name = request.args.get('name', 'DesarrolloLibre') 
    return render_template('index.html', name=name)

With:

request.args.get('name', 'DesarrolloLibre') 

A parameter is obtained via GET called "name"; The parameter is then supplied to the template by:

name=name

Where:

name=name

It is the variable called name:

name=name

Indicates the way to access the name variable in the controller from the view:

name=name

From the template or view, we print by referencing the variable from the view with double curly braces:

my_app\templates\index.html

<!DOCTYPE html>
<html lang="en">

<head>
    <title>Page</title>
</head>

<body>
    <h1>Hello {{name}}</h1>
</body>
</html>

And we will see on the screen:

http://127.0.0.1:5000/

Hello DesarrolloLibre

You can customize the name by passing a parameter by get:

http://127.0.0.1:5000/?name=Andrew
Hello Andrew

In case you want to customize the name of the folder or location of the templates, you can define it when creating the main instance of the application:

app = Flask(__name__, template_folder="<ROUTETEMPLATES>")

We will see the different features that Jinja offers us, like the previous one, in detail in the next section.

First steps with Jinja

In this section we are going to learn about the main features of Jinja, which range from the use of control blocks to the use of filters and the template in general.

Control blocks

One of the crucial elements in template engines are control blocks; we can perform from conditionals to for loops that work in the same way as in Python; with this it is possible to create conditional logic to render HTML blocks if a condition is met, as well as iterate complete data collections, for example, a list of tasks in a table or the like.

Conditionals

We can make use of conditionals to evaluate true and false conditions:

<div>
    {% if True %}
        Is TRUE
    {% endif %}
</div>

Bucle for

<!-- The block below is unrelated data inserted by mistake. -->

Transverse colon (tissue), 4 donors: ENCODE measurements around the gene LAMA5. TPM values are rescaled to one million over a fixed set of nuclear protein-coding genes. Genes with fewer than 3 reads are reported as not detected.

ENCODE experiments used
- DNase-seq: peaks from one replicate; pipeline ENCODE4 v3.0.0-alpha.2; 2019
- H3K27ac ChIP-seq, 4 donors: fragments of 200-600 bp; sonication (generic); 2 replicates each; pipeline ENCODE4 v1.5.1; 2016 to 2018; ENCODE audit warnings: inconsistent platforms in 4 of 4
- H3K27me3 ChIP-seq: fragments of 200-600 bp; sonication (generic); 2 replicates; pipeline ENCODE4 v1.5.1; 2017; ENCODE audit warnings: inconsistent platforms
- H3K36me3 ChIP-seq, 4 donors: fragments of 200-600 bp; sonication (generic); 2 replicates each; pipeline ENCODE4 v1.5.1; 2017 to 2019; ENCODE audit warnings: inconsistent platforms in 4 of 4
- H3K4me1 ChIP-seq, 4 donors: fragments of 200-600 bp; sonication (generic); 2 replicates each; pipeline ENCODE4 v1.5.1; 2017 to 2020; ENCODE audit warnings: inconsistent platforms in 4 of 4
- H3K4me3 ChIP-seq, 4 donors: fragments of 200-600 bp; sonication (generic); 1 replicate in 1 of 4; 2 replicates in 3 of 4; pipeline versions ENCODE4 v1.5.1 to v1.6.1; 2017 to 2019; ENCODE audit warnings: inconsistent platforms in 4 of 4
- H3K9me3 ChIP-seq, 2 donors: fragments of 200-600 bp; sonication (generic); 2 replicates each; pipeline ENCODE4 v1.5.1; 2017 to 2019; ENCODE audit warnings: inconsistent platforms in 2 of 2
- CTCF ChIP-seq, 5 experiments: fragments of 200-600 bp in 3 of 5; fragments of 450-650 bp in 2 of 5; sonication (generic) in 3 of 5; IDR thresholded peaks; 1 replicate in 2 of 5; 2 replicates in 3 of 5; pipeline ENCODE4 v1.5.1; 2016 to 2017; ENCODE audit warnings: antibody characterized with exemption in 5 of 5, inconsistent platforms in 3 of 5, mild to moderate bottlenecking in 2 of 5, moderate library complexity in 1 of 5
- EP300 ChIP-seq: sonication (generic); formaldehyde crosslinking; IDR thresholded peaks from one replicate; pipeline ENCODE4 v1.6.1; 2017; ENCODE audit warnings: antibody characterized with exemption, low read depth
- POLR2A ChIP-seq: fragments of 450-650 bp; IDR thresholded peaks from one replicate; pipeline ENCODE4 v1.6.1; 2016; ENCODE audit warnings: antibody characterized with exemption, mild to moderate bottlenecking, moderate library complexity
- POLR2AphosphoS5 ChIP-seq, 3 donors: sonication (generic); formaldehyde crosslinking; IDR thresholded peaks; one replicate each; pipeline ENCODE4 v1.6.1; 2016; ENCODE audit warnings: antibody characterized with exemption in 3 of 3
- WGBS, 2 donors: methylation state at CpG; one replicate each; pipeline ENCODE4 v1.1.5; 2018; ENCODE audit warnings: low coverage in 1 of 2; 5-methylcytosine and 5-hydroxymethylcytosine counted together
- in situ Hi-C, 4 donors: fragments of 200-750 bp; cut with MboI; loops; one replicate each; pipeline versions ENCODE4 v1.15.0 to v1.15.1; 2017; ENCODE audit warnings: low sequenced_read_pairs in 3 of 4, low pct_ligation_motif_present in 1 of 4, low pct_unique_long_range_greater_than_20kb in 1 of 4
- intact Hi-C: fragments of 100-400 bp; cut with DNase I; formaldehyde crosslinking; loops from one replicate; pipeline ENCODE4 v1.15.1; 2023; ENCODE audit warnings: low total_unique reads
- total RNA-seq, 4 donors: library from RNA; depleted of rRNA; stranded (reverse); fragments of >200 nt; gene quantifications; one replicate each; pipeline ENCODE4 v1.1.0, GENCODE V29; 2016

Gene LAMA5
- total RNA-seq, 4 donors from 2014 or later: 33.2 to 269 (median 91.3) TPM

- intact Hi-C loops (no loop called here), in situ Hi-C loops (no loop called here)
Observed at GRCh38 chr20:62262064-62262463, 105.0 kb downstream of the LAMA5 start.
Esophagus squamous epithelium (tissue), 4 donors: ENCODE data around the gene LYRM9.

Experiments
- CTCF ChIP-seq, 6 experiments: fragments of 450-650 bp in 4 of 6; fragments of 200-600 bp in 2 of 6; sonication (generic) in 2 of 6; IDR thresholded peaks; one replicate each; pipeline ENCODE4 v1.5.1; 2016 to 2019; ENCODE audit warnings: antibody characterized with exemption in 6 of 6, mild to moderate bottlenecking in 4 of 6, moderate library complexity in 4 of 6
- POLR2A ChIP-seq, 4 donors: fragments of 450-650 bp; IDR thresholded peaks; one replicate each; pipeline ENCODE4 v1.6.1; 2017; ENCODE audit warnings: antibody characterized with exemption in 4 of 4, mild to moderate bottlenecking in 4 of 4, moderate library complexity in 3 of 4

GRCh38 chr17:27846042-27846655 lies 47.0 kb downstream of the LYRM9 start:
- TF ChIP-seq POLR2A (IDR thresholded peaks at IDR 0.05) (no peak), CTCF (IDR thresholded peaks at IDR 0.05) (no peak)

Just like the for loop in Python, we can use it in Jinja:

<ul>
{% for item in items %}
    <li>{{ item }}</li>
{% endfor %}
</ul>

In a for loop block, you can access some special variables, the main ones being:

  • loop.index: Gets the current index of the iteration starting from one.
  • loop.index0: Gets the current index of the iteration starting from zero.
  • loop.first: True if this is the first iteration.
  • loop.last: True if it is the last iteration.
  • loop.length: Returns the length of the list.

For example, to use the variable last:

<ul>
    {% for e in [1,2,3,4,5,6,10] %}
    <li>{{ e }} {{ loop.last }} </li>
    {% endfor %}
</ul>

All variables must be used in the for loop.

Filters

Filters in Jinja are one of the most important and versatile features that exist in this template engine; allow you to manipulate the content displayed in a template. There are several predefined filters in Jinja although we can extend the existing ones with custom filters; the filters are applied to the variables that are used, for example, to count the length of a text string, join texts into one, separate by a separator, format dates, numbers and a long etc; in short, they allow for custom manipulations of the content.

To use a filter, use the pipe operator (|) after specifying the argument or arguments, and after the pipe operator, the filter you want to use:

<DATA> | <FILTER>

Let's look at some filters in Jinja.

Filter default